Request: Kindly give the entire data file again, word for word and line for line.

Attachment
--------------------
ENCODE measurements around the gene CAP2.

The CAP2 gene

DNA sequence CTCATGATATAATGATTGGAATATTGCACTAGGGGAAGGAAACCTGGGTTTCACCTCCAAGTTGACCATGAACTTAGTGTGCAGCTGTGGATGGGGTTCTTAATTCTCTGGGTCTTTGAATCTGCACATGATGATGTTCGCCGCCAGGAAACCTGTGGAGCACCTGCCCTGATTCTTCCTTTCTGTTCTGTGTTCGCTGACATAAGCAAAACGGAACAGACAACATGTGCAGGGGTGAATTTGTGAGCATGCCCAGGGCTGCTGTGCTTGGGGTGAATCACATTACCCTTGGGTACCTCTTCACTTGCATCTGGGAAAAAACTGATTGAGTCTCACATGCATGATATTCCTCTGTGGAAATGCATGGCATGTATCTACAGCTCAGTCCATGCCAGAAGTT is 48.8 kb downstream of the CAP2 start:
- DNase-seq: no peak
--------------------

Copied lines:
ENCODE measurements around the gene CAP2.

The CAP2 gene

DNA sequence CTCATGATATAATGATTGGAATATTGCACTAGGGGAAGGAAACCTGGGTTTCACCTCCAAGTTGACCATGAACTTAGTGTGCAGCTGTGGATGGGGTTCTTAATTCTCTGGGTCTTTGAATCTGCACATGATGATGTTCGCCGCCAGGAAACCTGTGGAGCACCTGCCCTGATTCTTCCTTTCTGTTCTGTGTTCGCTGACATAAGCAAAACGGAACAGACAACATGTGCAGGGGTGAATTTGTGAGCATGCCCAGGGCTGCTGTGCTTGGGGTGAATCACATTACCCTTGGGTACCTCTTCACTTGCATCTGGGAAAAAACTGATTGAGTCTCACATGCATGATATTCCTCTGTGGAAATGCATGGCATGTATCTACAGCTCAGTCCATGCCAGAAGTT is 48.8 kb downstream of the CAP2 start:
- DNase-seq: no peak